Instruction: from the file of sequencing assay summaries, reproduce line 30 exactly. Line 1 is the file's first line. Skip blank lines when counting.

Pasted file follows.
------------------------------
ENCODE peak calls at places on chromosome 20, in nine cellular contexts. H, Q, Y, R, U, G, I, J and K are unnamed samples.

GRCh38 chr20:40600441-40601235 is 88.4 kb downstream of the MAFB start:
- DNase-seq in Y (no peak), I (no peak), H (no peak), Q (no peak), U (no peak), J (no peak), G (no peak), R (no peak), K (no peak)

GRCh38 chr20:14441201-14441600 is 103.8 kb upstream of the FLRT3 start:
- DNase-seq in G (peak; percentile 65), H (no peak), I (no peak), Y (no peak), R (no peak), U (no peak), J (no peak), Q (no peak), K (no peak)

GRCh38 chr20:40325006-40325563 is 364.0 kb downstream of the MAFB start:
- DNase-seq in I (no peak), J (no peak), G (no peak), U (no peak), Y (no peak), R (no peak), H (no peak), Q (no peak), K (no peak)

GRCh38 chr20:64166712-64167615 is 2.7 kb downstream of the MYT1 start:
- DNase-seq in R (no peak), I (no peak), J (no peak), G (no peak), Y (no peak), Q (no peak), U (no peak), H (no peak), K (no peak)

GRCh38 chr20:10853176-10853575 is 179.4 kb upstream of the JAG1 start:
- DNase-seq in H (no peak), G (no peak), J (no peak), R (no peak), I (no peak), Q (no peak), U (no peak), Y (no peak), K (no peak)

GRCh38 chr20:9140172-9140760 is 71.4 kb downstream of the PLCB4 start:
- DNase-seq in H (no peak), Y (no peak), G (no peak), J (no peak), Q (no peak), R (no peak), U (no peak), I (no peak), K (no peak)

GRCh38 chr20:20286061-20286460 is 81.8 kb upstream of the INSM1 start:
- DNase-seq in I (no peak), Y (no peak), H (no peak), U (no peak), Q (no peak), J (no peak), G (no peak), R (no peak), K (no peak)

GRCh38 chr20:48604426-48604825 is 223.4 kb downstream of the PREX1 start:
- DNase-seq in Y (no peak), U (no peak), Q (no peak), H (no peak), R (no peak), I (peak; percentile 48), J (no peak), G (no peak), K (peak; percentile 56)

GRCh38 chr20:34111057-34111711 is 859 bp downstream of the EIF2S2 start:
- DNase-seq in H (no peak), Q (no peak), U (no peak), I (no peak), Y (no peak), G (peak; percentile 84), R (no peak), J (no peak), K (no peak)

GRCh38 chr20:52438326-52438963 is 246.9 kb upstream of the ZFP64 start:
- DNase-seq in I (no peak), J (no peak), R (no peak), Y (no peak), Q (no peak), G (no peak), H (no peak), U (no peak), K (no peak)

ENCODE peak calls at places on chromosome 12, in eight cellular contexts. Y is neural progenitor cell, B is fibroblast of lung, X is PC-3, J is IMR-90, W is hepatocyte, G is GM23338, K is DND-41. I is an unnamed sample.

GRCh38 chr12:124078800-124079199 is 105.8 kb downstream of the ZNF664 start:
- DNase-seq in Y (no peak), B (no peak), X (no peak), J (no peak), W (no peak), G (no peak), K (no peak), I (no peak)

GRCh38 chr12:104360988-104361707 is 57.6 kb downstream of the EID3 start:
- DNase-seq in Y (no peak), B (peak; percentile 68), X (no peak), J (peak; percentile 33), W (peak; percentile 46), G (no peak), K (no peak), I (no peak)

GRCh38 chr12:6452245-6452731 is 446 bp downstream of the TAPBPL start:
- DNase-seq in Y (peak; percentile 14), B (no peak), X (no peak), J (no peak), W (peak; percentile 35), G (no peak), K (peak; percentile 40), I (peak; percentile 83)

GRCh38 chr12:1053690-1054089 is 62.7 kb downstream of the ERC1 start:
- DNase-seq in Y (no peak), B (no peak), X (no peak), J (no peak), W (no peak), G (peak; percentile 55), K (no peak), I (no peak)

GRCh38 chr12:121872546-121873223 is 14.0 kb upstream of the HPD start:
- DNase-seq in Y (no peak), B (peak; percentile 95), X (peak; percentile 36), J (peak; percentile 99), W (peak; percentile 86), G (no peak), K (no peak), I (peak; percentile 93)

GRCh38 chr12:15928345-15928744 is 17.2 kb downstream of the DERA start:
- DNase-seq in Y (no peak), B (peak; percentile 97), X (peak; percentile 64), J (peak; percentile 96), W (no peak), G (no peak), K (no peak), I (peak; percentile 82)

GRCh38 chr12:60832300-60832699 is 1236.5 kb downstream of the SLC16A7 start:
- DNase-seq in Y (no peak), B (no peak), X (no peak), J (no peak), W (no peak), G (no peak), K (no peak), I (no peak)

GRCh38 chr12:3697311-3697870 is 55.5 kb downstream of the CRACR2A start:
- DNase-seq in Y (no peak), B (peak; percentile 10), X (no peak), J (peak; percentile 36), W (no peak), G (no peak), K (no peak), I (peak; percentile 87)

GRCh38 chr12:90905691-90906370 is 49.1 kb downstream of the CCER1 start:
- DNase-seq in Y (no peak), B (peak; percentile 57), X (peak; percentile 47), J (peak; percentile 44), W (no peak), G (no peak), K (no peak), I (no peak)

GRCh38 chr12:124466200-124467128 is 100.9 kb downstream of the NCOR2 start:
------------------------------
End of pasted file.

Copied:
- DNase-seq in Y (no peak), B (no peak), X (no peak), J (no peak), W (no peak), G (peak; percentile 55), K (no peak), I (no peak)